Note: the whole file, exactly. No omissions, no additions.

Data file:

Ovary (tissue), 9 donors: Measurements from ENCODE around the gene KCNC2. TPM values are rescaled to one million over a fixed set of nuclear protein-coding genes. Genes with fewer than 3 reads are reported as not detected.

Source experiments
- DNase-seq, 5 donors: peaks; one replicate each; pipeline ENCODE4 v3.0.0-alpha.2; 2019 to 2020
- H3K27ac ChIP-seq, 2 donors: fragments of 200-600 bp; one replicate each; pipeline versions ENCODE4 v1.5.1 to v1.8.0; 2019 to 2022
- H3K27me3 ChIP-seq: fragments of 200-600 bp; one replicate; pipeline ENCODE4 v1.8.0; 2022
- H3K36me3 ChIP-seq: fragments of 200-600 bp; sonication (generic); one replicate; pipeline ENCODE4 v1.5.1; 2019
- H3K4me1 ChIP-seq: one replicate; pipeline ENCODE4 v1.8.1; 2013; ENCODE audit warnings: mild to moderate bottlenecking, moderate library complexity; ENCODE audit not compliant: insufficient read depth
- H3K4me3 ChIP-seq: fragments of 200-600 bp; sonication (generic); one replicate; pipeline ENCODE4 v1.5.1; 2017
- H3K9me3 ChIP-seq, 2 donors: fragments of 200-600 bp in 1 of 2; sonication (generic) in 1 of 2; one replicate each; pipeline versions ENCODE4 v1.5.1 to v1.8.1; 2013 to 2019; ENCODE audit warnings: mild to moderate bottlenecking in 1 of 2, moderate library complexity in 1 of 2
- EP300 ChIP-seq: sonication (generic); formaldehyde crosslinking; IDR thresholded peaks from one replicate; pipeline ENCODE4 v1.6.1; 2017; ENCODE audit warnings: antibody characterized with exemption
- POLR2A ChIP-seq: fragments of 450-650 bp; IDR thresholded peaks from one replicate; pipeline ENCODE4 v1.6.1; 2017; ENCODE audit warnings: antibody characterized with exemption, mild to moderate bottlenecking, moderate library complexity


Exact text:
Ovary (tissue), 9 donors: Measurements from ENCODE around the gene KCNC2. TPM values are rescaled to one million over a fixed set of nuclear protein-coding genes. Genes with fewer than 3 reads are reported as not detected.

Source experiments
- DNase-seq, 5 donors: peaks; one replicate each; pipeline ENCODE4 v3.0.0-alpha.2; 2019 to 2020
- H3K27ac ChIP-seq, 2 donors: fragments of 200-600 bp; one replicate each; pipeline versions ENCODE4 v1.5.1 to v1.8.0; 2019 to 2022
- H3K27me3 ChIP-seq: fragments of 200-600 bp; one replicate; pipeline ENCODE4 v1.8.0; 2022
- H3K36me3 ChIP-seq: fragments of 200-600 bp; sonication (generic); one replicate; pipeline ENCODE4 v1.5.1; 2019
- H3K4me1 ChIP-seq: one replicate; pipeline ENCODE4 v1.8.1; 2013; ENCODE audit warnings: mild to moderate bottlenecking, moderate library complexity; ENCODE audit not compliant: insufficient read depth
- H3K4me3 ChIP-seq: fragments of 200-600 bp; sonication (generic); one replicate; pipeline ENCODE4 v1.5.1; 2017
- H3K9me3 ChIP-seq, 2 donors: fragments of 200-600 bp in 1 of 2; sonication (generic) in 1 of 2; one replicate each; pipeline versions ENCODE4 v1.5.1 to v1.8.1; 2013 to 2019; ENCODE audit warnings: mild to moderate bottlenecking in 1 of 2, moderate library complexity in 1 of 2
- EP300 ChIP-seq: sonication (generic); formaldehyde crosslinking; IDR thresholded peaks from one replicate; pipeline ENCODE4 v1.6.1; 2017; ENCODE audit warnings: antibody characterized with exemption
- POLR2A ChIP-seq: fragments of 450-650 bp; IDR thresholded peaks from one replicate; pipeline ENCODE4 v1.6.1; 2017; ENCODE audit warnings: antibody characterized with exemption, mild to moderate bottlenecking, moderate library complexity